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Trusted Care brought order to chaos after Hurricane Maria

  • Published
  • By Peter Holstein
  • Air Force Surgeon General Public Affairs
Soon after hurricanes struck the Caribbean and southern U.S. in the fall of 2017, Air Force medics deployed to the island of St. Croix in the U.S. Virgin Islands and brought along their Trusted Care culture to help evacuate patients safely and effectively from the storm ravaged island.

“The first day on the ground was chaos,” said Col. (Dr.) Elizabeth Anderson-Doze, the branch chief for Flight and Operational Medicine at U.S. Air Force Air Mobility Command, and a member of the team that deployed to St. Croix. “The island’s hospital lost power, so they were sending us extremely ill patients with no organization. After the shock of the first day, I knew that we had to organize our team, and restoring Trusted Care was the right way to do that.” 

Anderson-Doze was part of a 22-person team of Air Force and joint personnel that deployed to St. Croix for 10 days following Hurricane Maria. They arrived September 23, just three days after the powerful category 5 storm passed. Her team, deploying from the 375th Medical Group at Scott Air Force Base in Illinois, set up an En Route Patient Staging System at the St. Croix airport.

“We had sick patients and families desperate to get off the island for care,” said Anderson-Doze. “Busloads of patients began arriving from the hospital right away. It was hysteria. One patient started coding [cardiac arrest] less than an hour after we arrived. He fell off his chair and stopped breathing. There was no rhyme or reason as to which patients the hospital sent us, no consideration to their medical condition or needs.”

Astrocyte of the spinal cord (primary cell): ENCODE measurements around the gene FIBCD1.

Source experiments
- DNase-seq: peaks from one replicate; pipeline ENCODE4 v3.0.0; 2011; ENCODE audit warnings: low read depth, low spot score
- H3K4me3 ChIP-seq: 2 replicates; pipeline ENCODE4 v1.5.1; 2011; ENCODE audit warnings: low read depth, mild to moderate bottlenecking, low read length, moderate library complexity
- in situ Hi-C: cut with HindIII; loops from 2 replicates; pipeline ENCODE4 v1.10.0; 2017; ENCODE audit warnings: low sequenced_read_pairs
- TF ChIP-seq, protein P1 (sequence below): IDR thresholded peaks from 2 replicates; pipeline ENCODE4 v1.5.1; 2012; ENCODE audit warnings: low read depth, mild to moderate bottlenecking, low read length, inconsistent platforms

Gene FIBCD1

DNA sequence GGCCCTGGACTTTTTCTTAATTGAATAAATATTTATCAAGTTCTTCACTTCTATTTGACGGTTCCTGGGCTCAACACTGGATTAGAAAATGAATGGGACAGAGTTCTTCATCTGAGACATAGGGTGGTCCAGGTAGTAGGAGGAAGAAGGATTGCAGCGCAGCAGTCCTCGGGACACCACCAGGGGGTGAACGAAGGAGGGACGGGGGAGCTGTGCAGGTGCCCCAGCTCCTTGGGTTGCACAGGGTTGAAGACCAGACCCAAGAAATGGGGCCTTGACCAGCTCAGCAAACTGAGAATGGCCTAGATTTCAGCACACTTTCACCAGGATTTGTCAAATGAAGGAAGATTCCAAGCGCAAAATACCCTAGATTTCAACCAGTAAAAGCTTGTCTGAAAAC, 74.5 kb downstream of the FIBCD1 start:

With patients streaming in to evacuate, Anderson-Doze knew her ERPSS team needed to take a step back and get things right. Their job was to prepare patients for aeromedical evacuation to the U.S. mainland, and ensure that anyone who got on the plane was in good enough condition for the flight.

“Some of the patients the hospital sent were people injured in the storm,” said Anderson-Doze. “The emergency room stayed open on generator power, but the hospital had limited ability to admit patients.”

Other patients were in the hospital with serious illnesses or disabilities before the storm struck. Others were dialysis patients, who could not get the lifesaving treatment with the power down. The task of assessing their medical needs and preparing them for transport began with reestablishing Trusted Care culture.

“We managed to evacuate 20 patients that first day, and we were expecting more starting at 0730 the next morning,” said Anderson-Doze. “That night, I talked with the ERPSS team leader. We agreed that if things didn’t improve, we were either going to kill a patient or have a serious injury to a team member. We decided to take a deep breath and a step back to organize ourselves.”

The senior medical officers on the ground set about creating that organization. It began with daily huddles in the morning before patients began arriving.